Finishing in Colder Temperatures

Severe orange peel, caused by spraying too thick a finish with too little air pressure.

We’re well into winter now, and you may have noticed that your finishes seem thicker. Thicker finishes are more likely to orange peel or leave brush marks.

Brush marks, made worse when the finish thickens in cold temperatures.

You can deal with this by adding thinner, but this will reduce the build of each coat. It’s better to be sure your finishes are warm before applying them. Here are some suggestions.

  • Keep your finishes off the floor, especially off of concrete floors.
  • Move the finishes into your house or office, especially during the night when you probably turn the temperature down in your shop.
  • Warm the finish before using it. There are several ways of doing this, including putting the finish container into a larger bucket of hot water or wrapping it with a heating pad or dedicated bucket or drum heater like those sold by Grainger.
  • You could also warm a finish in a microwave (no metal) or oven as long as the container isn’t too large.

— Bob Flexner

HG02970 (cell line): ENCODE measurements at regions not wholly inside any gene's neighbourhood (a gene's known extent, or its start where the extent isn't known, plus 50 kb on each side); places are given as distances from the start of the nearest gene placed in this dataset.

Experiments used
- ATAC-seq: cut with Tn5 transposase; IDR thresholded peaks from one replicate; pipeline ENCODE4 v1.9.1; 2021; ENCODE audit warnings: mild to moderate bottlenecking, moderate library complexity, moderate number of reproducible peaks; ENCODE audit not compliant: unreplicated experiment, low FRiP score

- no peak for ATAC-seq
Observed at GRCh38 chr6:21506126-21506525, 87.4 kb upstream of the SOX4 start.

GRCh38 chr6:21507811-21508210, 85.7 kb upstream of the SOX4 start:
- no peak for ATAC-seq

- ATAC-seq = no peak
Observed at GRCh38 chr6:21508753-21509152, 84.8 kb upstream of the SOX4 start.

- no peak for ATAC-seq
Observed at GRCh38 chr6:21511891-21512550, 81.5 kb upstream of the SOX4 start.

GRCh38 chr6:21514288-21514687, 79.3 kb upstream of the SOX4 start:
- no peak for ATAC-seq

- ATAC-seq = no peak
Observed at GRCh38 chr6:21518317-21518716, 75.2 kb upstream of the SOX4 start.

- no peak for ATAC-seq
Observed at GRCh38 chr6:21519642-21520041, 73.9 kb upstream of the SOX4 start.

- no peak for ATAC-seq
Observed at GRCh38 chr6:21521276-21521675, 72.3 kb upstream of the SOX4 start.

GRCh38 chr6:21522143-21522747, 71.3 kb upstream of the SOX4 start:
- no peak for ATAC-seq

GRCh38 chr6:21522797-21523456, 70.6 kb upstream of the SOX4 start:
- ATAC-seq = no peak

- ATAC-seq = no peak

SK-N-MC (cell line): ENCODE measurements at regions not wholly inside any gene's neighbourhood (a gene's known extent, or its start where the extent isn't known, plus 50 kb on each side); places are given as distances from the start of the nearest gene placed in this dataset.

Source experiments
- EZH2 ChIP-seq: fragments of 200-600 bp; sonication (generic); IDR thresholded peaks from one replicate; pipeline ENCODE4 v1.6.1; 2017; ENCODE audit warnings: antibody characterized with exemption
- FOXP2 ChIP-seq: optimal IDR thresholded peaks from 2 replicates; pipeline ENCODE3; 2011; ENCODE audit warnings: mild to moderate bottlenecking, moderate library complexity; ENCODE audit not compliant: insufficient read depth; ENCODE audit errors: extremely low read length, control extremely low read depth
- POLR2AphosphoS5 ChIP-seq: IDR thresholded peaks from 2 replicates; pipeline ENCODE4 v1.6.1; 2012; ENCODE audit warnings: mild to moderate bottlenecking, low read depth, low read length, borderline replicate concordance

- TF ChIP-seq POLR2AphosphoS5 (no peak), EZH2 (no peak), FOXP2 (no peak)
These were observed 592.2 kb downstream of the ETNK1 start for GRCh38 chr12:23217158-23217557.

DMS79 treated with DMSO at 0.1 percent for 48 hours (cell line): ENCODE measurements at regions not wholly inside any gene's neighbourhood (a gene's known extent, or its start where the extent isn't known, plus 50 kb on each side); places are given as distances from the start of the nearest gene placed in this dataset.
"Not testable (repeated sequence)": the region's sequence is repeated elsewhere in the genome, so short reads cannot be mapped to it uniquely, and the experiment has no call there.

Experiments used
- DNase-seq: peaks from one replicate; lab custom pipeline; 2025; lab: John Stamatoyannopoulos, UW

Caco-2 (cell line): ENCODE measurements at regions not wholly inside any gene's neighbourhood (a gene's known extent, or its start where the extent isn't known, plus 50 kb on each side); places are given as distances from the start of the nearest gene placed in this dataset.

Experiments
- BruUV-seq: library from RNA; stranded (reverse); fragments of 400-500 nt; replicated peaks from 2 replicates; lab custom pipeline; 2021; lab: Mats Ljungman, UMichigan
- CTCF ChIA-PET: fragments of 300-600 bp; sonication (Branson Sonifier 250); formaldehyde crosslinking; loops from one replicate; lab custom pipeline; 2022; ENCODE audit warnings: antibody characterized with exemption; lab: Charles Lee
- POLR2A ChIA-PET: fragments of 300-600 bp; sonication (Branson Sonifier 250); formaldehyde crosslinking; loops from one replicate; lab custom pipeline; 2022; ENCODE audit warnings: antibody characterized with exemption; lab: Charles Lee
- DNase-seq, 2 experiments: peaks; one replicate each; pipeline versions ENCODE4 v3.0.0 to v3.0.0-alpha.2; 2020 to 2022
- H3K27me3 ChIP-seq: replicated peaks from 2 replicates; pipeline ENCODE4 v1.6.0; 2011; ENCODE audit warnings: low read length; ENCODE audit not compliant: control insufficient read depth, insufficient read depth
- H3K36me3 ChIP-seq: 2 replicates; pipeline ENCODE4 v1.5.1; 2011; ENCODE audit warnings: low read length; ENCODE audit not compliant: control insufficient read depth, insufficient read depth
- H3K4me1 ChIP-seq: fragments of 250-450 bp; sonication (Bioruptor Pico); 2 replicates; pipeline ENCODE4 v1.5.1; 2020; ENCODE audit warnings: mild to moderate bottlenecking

FlexnerFooterC_635x72

4 thoughts on “Finishing in Colder Temperatures

  1. Bob FlexnerBob Flexner Post author

    Your solution is a good one, Shaun. But may I point out that Waterlox is not oil, which is what you asked about. Waterlox is varnish thinned with mineral spirits (paint thinner). It’s what I call wiping varnish.

  2. Shaun Harper

    Bob, I’m about read to finish a medium sized box made from leopardwood in the Pacific NW. I’m thinking an oil finish. However I’m a bit worried. When I saw or plane the surface, it feels tacky to the touch. Is that some form of pitch coming out of the wood? Will it affect the finish? Should I start with a coat or two of shellac? I’m worried the oil over the shellac will not show off the incredible grain pattern of the leopardwood. Thanx for all your comments.

    1. Bob FlexnerBob Flexner Post author

      I’m not familiar with the wood, but if you suspect that it contains oily resin, you can block it with a coat of shellac. But then the oil finish won’t penetrate. You can also remove the oily resin from the surface then apply your oil finish before the oily resin has time to rise back to the surface. The oily resin will retard the drying of the oil finish. You can use naphtha or acetone. But you need to experiment on scrap pieces because acetone may also remove some of the wood’s color.
      Experiment first on scrap, because there might not be a problem at all.

      1. Shaun Harper

        Thank you. After a few test pieces I decided to go with the coat of shellac followed by two coats of satin waterlox finish

Comments are closed.